a drive circuit board (52) disposed opposite to the transparent substrate (51) and having formed on a main side thereof opposite to the transparent electrode (55) a plurality of drive circuits (58) and generally-square reflective pixel electrodes (64) corresponding to pixels (61a) and an alignment film (66) which covers the plurality of reflective pixel electrodes (64); and

a liquid crystal layer (53) interposed between the alignment film (65) on the transparent substrate (51) and the aligment [sic] film (66) of the drive circuit board (52),

the liquid crystal layer (53) being a vertically-aligned liquid crystal having a negative dielectric anisotropy and in which liquid crystal molecules (200) are pretilted by the alignment film (65, 66) in a predetermined direction, wherein an aligment [sic] direction (Xl, X2) of the liquid crystal display panel (5R, 5B, 5G) corresponds to the direction in which the liquid crystal molecules are pretilted and is a generally diagonal direction of the pixels (61a) forming a display area (61),

characterized in that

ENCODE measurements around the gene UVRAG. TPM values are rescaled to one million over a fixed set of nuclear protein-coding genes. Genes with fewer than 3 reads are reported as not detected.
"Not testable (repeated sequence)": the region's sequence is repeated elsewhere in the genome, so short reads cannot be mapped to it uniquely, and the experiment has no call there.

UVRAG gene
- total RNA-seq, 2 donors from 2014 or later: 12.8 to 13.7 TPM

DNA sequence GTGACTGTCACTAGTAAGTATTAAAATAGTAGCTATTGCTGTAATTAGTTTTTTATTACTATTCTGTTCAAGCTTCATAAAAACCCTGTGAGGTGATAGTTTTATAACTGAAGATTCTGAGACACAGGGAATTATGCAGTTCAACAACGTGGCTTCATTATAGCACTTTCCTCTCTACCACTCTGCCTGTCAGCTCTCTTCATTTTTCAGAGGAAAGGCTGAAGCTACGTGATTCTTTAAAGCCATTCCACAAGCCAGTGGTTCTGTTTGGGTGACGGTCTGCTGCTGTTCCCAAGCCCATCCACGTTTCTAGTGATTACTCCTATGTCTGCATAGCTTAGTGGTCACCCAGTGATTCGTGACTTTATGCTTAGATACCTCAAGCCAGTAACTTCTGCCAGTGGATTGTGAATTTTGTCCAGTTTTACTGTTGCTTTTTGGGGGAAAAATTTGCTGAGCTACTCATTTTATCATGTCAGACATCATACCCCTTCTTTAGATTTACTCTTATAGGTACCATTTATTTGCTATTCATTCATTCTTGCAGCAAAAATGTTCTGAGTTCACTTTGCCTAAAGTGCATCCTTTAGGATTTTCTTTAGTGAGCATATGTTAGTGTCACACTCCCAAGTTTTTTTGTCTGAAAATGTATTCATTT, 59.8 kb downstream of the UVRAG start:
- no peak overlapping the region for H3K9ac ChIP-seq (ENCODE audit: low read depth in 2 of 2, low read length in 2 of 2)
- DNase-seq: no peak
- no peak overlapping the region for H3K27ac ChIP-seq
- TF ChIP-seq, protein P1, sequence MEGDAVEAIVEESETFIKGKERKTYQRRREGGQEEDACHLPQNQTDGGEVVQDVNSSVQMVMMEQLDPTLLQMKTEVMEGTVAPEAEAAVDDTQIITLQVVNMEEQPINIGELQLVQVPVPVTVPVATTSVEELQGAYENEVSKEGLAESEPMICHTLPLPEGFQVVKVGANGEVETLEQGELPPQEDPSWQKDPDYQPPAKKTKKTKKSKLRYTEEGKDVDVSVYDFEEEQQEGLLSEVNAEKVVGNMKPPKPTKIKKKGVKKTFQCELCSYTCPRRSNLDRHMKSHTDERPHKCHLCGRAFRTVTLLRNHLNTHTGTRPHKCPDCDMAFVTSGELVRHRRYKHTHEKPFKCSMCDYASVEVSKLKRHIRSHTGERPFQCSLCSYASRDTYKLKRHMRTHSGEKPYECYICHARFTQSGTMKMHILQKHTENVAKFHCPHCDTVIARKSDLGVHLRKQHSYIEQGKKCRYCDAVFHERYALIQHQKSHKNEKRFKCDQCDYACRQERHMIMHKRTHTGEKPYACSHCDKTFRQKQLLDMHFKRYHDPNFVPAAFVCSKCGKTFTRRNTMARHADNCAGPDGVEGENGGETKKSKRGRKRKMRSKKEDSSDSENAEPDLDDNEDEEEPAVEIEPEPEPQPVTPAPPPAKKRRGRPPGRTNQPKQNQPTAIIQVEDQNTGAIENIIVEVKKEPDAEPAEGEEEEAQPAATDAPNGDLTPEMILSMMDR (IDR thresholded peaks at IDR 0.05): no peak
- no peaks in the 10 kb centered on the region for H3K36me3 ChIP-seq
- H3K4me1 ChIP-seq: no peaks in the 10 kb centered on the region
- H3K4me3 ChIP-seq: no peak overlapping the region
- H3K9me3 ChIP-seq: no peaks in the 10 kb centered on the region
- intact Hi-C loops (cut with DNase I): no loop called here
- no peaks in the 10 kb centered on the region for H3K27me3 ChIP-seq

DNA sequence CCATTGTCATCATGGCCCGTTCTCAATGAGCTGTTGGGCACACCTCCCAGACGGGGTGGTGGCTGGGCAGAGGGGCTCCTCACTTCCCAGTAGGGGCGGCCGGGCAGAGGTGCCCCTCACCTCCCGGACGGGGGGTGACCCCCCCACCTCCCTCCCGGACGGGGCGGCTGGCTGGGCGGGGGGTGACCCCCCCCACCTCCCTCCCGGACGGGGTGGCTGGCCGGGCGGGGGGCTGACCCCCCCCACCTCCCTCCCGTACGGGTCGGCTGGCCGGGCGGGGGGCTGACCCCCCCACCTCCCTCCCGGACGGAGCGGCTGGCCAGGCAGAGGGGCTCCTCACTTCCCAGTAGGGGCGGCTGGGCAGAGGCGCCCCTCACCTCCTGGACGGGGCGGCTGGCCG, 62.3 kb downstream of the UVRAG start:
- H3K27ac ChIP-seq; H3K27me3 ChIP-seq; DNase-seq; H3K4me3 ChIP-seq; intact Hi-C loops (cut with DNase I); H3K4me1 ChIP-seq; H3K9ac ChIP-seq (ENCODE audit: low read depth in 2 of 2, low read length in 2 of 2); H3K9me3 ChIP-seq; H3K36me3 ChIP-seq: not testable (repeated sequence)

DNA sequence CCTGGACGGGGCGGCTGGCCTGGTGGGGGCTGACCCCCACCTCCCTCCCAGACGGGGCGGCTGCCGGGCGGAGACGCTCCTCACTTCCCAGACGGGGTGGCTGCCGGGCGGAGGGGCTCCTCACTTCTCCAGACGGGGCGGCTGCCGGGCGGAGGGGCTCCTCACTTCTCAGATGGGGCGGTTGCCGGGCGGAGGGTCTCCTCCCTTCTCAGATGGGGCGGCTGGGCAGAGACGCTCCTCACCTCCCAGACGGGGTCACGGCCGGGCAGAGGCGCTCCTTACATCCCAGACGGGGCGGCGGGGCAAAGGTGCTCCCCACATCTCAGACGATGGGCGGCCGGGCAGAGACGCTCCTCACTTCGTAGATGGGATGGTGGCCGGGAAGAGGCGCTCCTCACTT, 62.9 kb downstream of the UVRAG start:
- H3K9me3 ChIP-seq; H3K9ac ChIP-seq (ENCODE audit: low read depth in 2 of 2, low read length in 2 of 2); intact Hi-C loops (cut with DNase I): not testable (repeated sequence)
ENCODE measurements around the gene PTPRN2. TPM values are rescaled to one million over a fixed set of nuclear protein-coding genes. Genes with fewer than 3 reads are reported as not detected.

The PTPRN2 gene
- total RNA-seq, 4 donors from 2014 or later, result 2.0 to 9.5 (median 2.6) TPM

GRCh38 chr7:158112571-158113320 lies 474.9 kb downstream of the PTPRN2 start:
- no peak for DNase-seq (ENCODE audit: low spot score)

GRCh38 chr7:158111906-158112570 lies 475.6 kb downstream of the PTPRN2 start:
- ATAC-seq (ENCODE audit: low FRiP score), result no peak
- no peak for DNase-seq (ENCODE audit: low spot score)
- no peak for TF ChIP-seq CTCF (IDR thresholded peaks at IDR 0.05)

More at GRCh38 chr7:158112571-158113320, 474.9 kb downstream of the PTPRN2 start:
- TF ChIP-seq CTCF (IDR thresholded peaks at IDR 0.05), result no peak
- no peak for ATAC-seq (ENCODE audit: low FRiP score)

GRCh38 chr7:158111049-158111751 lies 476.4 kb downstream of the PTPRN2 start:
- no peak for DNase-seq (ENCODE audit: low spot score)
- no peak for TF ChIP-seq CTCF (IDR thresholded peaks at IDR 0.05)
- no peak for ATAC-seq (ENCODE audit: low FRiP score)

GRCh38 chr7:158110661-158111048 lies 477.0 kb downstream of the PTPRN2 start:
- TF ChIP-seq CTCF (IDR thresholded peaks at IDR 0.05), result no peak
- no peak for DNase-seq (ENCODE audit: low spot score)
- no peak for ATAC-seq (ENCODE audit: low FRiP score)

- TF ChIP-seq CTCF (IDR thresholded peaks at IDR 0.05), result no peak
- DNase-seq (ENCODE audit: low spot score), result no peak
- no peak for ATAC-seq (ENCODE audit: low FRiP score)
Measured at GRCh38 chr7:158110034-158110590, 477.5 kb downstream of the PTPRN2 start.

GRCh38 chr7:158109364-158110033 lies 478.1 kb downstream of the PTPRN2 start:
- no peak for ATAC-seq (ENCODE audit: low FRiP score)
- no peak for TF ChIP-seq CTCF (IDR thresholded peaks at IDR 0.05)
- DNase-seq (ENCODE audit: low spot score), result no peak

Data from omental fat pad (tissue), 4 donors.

a gap between the adjacent ones of the reflective pixel electrodes is 0.7 mym or less; and

the alignment direction (e.g. X2) of one (e.g. 5G) of the liquid crystal display panels (5R, 5B, 5G) which provides an image inverted in relation to images provided by the other liquid crystal display panels (e.g. 5R, 5B) is arranged to be inverted to the alignment directions (e.g. X1) of the other the [sic] liquid crystal display panels (e.g. 5R, 5B), so as to be coincident with each other in an image displayed on the screen (S)."

Claims 2 to 5 according to the main request are dependent on claim 1.

VIII. Claim 1 according to the appellant's auxiliary request differs from claim 1 according to the main request only in that the following text is inserted at the end of the preamble of the claim (immediately before the expression "characterized in that"):